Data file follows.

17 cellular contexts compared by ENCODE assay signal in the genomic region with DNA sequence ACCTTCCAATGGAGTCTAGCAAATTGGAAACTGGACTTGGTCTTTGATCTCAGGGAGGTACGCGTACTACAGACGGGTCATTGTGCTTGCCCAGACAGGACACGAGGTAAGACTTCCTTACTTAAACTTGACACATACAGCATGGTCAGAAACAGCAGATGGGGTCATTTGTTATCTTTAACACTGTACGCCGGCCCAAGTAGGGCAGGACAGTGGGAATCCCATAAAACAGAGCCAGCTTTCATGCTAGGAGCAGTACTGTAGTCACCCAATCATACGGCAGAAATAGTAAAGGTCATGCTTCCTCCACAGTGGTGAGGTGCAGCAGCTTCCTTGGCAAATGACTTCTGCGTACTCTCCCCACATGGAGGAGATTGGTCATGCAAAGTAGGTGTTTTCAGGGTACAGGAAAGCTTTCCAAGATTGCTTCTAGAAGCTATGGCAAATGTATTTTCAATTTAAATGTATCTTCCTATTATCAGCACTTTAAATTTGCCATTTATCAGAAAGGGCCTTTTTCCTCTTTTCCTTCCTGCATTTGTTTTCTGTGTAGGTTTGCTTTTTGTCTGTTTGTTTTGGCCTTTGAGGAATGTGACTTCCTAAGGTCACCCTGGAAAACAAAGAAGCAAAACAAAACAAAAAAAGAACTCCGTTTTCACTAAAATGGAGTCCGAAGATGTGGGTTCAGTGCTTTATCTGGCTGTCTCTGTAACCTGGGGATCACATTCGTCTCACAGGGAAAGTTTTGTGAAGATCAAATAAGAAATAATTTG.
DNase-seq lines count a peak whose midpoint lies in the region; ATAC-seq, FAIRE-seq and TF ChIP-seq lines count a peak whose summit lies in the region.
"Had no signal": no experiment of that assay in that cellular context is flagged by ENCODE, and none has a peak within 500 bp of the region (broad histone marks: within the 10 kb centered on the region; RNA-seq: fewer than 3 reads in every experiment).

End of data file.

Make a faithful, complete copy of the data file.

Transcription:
17 cellular contexts compared by ENCODE assay signal in the genomic region with DNA sequence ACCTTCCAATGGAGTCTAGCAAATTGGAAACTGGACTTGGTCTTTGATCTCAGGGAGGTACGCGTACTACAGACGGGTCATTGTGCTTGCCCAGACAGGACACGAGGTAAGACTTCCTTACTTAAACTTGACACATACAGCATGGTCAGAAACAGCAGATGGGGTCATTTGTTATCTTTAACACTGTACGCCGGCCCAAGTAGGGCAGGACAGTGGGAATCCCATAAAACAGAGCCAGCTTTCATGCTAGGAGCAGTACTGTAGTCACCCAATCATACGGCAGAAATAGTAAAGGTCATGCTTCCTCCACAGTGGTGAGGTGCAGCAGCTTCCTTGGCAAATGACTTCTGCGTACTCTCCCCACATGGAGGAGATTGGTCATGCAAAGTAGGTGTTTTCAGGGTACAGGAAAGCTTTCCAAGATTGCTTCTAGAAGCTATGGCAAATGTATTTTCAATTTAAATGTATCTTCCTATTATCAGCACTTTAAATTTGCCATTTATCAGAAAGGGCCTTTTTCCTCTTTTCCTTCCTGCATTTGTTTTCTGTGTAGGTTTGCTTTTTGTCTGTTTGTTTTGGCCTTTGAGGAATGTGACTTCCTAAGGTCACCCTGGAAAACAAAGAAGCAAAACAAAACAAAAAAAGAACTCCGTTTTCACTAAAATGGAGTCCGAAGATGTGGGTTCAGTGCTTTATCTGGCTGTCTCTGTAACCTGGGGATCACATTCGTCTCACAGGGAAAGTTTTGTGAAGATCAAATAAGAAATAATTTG.
DNase-seq lines count a peak whose midpoint lies in the region; ATAC-seq, FAIRE-seq and TF ChIP-seq lines count a peak whose summit lies in the region.
"Had no signal": no experiment of that assay in that cellular context is flagged by ENCODE, and none has a peak within 500 bp of the region (broad histone marks: within the 10 kb centered on the region; RNA-seq: fewer than 3 reads in every experiment).